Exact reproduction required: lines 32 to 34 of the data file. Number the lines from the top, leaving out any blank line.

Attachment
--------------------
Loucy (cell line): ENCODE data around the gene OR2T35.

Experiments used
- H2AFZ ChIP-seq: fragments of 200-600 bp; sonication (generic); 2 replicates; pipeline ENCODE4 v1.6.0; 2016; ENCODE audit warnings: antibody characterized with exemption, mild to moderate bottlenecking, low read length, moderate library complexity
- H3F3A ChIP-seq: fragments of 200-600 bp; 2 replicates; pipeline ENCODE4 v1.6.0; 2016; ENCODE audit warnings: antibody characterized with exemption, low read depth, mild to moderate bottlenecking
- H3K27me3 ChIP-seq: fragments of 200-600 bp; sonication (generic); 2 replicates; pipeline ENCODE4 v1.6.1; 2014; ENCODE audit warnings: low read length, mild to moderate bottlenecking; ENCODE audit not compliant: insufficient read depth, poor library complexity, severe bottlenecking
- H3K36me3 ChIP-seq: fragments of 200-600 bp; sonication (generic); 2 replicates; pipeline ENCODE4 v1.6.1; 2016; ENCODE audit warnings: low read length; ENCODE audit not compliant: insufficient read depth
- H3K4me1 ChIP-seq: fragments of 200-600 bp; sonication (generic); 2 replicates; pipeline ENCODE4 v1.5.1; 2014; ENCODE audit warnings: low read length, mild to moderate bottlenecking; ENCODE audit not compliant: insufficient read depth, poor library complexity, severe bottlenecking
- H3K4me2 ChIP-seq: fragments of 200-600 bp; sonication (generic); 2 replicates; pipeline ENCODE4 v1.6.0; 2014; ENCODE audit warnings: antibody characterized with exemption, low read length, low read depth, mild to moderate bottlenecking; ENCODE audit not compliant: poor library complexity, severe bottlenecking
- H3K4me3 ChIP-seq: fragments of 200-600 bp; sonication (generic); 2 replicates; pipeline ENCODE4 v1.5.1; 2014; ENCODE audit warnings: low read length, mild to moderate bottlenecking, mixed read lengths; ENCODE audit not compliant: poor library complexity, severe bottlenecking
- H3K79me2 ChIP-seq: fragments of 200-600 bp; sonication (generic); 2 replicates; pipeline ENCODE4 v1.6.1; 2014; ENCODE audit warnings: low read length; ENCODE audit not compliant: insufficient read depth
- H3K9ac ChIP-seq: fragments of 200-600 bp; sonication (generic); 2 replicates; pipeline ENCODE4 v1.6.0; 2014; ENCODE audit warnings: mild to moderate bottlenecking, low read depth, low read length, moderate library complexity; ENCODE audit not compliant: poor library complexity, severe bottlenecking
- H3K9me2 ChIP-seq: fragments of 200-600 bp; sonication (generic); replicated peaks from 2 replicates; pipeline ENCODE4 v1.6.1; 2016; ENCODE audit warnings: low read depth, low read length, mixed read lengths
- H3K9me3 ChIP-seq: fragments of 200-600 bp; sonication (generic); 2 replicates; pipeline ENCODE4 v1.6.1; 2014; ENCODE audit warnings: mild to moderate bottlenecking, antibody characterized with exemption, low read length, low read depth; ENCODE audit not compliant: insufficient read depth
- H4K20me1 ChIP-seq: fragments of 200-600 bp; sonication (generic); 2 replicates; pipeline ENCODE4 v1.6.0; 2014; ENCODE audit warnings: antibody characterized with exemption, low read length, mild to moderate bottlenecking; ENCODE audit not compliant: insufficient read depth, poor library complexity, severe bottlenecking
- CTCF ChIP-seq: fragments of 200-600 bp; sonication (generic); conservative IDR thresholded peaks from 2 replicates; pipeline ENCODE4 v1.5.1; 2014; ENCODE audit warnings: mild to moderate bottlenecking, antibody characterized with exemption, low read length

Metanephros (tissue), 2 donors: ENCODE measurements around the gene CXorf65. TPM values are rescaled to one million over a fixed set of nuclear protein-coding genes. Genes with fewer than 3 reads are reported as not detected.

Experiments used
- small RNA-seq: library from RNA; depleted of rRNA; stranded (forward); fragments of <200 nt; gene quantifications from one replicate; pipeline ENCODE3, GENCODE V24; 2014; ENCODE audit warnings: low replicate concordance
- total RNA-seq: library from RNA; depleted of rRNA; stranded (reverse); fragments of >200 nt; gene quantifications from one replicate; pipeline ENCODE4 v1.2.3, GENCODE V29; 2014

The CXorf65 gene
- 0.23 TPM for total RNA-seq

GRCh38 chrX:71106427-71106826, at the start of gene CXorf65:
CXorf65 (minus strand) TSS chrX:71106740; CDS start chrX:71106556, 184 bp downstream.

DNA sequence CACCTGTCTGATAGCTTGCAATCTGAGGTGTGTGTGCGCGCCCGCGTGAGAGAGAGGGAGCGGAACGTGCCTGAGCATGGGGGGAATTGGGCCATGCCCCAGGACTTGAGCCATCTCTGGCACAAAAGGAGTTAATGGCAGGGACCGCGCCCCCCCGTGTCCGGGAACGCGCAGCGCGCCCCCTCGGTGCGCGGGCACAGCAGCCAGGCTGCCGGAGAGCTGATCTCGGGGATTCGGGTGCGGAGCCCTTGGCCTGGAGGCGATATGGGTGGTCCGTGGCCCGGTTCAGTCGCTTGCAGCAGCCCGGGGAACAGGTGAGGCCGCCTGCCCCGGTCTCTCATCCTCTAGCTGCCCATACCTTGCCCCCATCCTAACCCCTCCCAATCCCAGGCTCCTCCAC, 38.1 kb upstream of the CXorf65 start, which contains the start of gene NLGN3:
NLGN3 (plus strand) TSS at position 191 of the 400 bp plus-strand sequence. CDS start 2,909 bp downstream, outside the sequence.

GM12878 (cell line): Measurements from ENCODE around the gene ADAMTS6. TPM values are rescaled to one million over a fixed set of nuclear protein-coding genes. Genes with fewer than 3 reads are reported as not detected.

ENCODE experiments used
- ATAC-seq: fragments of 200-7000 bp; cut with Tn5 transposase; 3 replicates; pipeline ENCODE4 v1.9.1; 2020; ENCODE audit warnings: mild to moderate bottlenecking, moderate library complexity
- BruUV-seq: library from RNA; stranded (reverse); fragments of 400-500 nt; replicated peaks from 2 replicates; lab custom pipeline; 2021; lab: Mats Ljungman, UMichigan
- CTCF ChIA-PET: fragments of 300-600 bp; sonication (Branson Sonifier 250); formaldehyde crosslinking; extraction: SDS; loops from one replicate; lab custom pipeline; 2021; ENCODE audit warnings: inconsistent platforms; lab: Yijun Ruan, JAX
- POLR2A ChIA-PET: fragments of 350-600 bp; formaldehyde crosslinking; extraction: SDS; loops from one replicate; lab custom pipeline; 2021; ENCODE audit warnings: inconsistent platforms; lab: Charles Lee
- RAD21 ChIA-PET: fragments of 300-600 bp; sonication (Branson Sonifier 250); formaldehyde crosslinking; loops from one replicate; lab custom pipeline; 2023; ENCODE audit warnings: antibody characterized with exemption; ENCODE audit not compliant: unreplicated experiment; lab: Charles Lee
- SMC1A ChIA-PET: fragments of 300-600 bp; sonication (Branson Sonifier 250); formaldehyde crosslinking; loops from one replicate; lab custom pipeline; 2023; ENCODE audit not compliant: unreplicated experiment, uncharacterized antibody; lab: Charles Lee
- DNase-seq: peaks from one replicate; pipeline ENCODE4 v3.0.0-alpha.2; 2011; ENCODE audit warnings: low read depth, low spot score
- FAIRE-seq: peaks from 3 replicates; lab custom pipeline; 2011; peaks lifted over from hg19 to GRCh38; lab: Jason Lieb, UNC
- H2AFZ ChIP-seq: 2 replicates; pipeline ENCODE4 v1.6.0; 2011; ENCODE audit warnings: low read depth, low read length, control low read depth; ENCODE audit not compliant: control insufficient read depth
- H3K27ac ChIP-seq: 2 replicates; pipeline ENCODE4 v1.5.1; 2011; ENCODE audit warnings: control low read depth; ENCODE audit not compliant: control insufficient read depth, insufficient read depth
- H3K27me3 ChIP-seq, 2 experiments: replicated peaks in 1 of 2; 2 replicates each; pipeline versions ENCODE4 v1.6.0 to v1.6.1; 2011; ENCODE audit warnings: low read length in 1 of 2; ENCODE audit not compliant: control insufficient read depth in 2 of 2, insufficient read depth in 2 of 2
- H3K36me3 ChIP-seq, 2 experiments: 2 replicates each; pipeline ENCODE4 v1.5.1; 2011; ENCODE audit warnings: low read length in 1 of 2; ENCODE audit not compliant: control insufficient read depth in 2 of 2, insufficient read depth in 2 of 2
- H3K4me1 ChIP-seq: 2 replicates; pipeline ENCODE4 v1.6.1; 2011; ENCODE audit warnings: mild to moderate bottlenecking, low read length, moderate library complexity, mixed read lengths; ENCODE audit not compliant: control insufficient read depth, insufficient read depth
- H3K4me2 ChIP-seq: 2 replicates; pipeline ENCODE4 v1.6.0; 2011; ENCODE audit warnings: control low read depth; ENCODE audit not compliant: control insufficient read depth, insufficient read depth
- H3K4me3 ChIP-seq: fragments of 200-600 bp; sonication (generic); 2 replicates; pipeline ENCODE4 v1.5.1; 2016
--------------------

- RAD21 ChIA-PET: fragments of 300-600 bp; sonication (Branson Sonifier 250); formaldehyde crosslinking; loops from one replicate; lab custom pipeline; 2023; ENCODE audit warnings: antibody characterized with exemption; ENCODE audit not compliant: unreplicated experiment; lab: Charles Lee
- SMC1A ChIA-PET: fragments of 300-600 bp; sonication (Branson Sonifier 250); formaldehyde crosslinking; loops from one replicate; lab custom pipeline; 2023; ENCODE audit not compliant: unreplicated experiment, uncharacterized antibody; lab: Charles Lee
- DNase-seq: peaks from one replicate; pipeline ENCODE4 v3.0.0-alpha.2; 2011; ENCODE audit warnings: low read depth, low spot score